As customs officials from Kyrgyzstan and Kazakhstan sat down with their Russian colleagues this week to explore ways of stemming a torrent of smuggled Chinese goods flowing into their trading bloc, some embarrassing data came to light.
As Kaktus, a Bishkek-based news outlet, appears to have discovered after doing some number-crunching, many dozens of billions of dollars in goods may have been smuggled across the Sino-Kyrgyz border over the past couple of decades.
Data from Kazakhstan, meanwhile, indicates that something in the order of $7 billion of undeclared wares came across from China last year alone.
Kaktus arrived at its figures by turning to data reproduced by the World Trade Organization and the International Trade Center from 2001 to 2020. What it found was that while China over that period declared that it exported goods to Kyrgyzstan worth $76.5 billion, Kyrgyzstan estimated the flow at only $16.1 billion.
That is a $60 billion difference. For the sake of perspective, that is equivalent to about eight years of Kyrgyzstan’s gross domestic product, which is around $8 billion.
Such discrepancies in customs data are also a hot topic in Kazakhstan, where President Kassym-Jomart Tokayev last month flagged up the “chaos being wrought” by smuggling on the Sino-Kazakh border.
Data from the National Statistics Bureau in Kazakhstan routinely reveals the size of the problem, although little firm action has ever been taken. The government in Nur-Sultan reported, for example, that the value of inward-bound goods in January-December had reached $18.1 billion. Chinese customs data put it at $25.2 billion.
That makes the difference $7.1 billion in 2021, compared to $5.7 billion in 2020 and $7.6 billion in 2019.
This is not just a domestic embarrassment. Customs levies from these countries are fed into the communal pot of the Eurasian Economic Union, a Russia-led trading bloc. The underreporting of the value of imports from China was very much on the agenda when customs officials from Kazakhstan, Kyrgyzstan and Russia met this week.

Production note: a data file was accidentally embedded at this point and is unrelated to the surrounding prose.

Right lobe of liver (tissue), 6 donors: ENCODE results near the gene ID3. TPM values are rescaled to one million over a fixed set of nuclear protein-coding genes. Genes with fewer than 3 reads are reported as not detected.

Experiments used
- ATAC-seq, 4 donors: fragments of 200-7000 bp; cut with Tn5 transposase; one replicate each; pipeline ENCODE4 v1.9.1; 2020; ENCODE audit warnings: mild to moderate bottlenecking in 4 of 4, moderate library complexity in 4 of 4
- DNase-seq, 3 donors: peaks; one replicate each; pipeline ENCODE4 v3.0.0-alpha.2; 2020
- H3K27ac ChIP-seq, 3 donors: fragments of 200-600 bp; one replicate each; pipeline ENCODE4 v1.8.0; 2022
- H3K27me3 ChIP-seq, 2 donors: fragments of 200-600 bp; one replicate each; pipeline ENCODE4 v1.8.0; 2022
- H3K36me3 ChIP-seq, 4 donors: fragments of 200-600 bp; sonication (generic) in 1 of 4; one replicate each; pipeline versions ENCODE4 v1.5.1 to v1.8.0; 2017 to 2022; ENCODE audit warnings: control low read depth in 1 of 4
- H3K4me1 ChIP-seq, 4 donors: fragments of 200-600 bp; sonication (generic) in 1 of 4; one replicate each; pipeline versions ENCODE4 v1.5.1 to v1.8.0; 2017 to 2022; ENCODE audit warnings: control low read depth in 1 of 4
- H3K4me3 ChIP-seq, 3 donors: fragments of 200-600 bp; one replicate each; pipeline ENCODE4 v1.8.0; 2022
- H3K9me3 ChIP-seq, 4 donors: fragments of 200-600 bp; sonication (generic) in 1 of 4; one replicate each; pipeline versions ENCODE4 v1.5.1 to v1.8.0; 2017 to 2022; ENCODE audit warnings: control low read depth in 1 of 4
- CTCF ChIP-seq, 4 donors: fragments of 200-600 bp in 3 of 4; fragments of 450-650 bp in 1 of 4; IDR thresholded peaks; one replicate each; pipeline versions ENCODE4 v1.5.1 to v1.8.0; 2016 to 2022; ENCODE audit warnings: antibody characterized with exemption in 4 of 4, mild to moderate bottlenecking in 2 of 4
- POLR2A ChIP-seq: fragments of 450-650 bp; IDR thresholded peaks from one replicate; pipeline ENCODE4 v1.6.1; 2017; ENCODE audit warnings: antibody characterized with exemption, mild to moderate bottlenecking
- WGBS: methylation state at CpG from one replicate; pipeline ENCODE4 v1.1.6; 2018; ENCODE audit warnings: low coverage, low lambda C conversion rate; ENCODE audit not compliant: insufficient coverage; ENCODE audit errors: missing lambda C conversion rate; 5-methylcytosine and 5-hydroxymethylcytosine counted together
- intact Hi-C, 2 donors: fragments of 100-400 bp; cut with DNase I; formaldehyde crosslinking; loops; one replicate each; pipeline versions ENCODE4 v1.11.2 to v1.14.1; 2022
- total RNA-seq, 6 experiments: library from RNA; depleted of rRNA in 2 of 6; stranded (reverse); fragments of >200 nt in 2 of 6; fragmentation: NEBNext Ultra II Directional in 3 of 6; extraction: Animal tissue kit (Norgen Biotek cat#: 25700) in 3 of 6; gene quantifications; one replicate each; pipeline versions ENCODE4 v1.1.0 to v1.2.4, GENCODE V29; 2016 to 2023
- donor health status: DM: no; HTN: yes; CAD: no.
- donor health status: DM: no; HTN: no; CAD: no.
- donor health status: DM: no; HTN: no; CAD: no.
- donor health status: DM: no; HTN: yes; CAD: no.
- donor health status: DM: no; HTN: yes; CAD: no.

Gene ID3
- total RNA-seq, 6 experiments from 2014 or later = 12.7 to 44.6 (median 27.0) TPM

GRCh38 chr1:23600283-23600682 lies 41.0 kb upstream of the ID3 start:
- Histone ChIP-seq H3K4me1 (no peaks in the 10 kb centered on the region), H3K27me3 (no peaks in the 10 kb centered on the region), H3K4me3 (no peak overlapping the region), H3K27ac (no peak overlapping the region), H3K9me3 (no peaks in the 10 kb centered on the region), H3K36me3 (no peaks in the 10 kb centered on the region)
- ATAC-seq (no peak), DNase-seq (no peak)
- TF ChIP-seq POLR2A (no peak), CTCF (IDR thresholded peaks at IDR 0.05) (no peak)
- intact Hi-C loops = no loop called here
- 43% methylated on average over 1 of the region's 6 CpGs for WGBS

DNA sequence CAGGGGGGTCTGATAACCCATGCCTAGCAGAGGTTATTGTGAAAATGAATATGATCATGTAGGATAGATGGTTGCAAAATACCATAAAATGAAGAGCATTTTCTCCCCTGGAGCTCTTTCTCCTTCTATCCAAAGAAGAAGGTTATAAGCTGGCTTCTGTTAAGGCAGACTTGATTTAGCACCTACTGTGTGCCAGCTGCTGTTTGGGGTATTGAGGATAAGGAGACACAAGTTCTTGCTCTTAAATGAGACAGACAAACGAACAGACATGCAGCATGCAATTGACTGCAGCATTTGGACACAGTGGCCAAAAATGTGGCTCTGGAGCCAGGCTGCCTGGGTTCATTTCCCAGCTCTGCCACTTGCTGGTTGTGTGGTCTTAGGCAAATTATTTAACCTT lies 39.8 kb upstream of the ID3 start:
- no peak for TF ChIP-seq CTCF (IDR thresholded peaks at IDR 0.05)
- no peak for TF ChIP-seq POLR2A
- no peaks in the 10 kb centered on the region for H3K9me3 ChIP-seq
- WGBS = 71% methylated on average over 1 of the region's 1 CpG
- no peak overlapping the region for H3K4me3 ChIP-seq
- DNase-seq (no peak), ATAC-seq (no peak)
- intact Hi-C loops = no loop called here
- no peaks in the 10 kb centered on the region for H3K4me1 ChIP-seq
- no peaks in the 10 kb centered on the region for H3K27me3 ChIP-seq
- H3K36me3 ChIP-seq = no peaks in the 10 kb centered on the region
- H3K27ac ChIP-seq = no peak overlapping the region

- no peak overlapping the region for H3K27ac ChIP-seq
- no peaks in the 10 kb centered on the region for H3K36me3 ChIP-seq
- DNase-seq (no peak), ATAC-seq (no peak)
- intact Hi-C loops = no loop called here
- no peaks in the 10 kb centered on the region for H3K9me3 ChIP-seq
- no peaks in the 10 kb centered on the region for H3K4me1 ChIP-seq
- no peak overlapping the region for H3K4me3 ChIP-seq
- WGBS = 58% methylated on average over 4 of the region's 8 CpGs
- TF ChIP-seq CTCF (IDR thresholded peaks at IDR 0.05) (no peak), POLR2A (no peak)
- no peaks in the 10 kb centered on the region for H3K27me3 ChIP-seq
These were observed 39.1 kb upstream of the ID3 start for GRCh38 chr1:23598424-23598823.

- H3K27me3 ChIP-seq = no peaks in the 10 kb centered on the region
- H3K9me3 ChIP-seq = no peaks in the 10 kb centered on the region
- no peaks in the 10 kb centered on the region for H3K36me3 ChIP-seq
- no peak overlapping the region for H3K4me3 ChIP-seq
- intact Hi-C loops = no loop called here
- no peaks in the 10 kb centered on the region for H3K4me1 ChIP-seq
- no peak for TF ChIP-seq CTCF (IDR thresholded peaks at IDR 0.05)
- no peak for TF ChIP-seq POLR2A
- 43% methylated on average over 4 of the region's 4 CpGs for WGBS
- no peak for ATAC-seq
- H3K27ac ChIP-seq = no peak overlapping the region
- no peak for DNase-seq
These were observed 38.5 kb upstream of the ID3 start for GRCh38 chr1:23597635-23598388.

Of all the bloc’s members, only Russian customs data on imports from China shows a relatively small 8 percent discrepancy when contrasted with Beijing’s figures, according to Kaktus’ research.
Statistics from other bloc members for the period 2016-2020 indicate that smuggling is rife: the discrepancy revealed by statistics from Armenia stood at 219 percent; in Belarus, the figure was 114 percent; in Kazakhstan, it was 109 percent.
Kyrgyz customs officials have, like their Kazakhstani counterparts, tried to explain away the inconsistencies as the result of differing data-collection methodology.
But as Kaktus argued, the discrepancy should, if that were the case, be broadly similar for goods going in both directions. It is not.
The discrepancy for Chinese goods imported into Kyrgyzstan stood at 376 percent, an analysis of one five-year period (2016-2020) showed. For goods going the other way, the difference was just 16 percent.
These revelations are unlikely to cause much surprise. That the Kyrgyz customs service is riddled with corruption is an open secret. Investigative journalists in 2019 published a series of bombshell reports documenting how a massive contraband ring in Kyrgyzstan involving imports from China was costing the state’s coffers countless millions in lost duties.
The main suspected culprit in these shenanigans is a politically influential former senior customs official called Rayimbek Matraimov. Last year, he was convicted on corruption charges but allowed to go free after paying $24 million in compensation. His detractors say that amount is a fraction of the vast riches he has amassed over the years.
In Kazakhstan, President Tokayev is at least making a show of going after corruption in the customs department. Since he began fuming about the situation last month, eight criminal cases and 24 administrative cases have been filed by investigators.
Talking to Tokayev on February 14, Zhanat Elimanov, director of the financial monitoring agency, tried to reassure the president that clean-up efforts are already yielding dividends. Last month, he said, collection of customs duties and taxes on the border had risen by 20 percent, although he did not specify whether he was drawing comparisons to the previous month or to January 2021.